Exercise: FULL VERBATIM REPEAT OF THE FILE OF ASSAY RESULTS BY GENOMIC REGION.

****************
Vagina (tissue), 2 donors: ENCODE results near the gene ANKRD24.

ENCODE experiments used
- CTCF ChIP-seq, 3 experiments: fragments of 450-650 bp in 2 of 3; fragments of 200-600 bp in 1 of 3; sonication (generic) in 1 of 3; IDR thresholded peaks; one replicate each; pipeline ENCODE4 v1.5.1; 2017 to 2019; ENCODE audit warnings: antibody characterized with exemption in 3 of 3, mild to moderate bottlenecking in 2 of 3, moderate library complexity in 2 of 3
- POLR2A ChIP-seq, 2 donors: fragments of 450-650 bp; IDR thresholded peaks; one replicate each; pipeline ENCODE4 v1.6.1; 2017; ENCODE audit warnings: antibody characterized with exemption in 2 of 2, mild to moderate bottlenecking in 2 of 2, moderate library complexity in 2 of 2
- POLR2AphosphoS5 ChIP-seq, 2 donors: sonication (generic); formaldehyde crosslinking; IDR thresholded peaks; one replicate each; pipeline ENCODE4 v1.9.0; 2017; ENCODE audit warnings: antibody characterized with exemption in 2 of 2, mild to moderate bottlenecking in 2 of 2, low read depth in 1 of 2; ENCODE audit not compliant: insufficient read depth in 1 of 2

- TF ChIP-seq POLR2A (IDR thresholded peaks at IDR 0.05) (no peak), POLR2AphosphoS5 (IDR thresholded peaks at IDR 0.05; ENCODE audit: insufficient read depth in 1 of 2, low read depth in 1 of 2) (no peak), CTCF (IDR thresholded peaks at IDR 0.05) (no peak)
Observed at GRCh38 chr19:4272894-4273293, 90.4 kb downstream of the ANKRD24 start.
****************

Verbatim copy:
Vagina (tissue), 2 donors: ENCODE results near the gene ANKRD24.

ENCODE experiments used
- CTCF ChIP-seq, 3 experiments: fragments of 450-650 bp in 2 of 3; fragments of 200-600 bp in 1 of 3; sonication (generic) in 1 of 3; IDR thresholded peaks; one replicate each; pipeline ENCODE4 v1.5.1; 2017 to 2019; ENCODE audit warnings: antibody characterized with exemption in 3 of 3, mild to moderate bottlenecking in 2 of 3, moderate library complexity in 2 of 3
- POLR2A ChIP-seq, 2 donors: fragments of 450-650 bp; IDR thresholded peaks; one replicate each; pipeline ENCODE4 v1.6.1; 2017; ENCODE audit warnings: antibody characterized with exemption in 2 of 2, mild to moderate bottlenecking in 2 of 2, moderate library complexity in 2 of 2
- POLR2AphosphoS5 ChIP-seq, 2 donors: sonication (generic); formaldehyde crosslinking; IDR thresholded peaks; one replicate each; pipeline ENCODE4 v1.9.0; 2017; ENCODE audit warnings: antibody characterized with exemption in 2 of 2, mild to moderate bottlenecking in 2 of 2, low read depth in 1 of 2; ENCODE audit not compliant: insufficient read depth in 1 of 2

- TF ChIP-seq POLR2A (IDR thresholded peaks at IDR 0.05) (no peak), POLR2AphosphoS5 (IDR thresholded peaks at IDR 0.05; ENCODE audit: insufficient read depth in 1 of 2, low read depth in 1 of 2) (no peak), CTCF (IDR thresholded peaks at IDR 0.05) (no peak)
Observed at GRCh38 chr19:4272894-4273293, 90.4 kb downstream of the ANKRD24 start.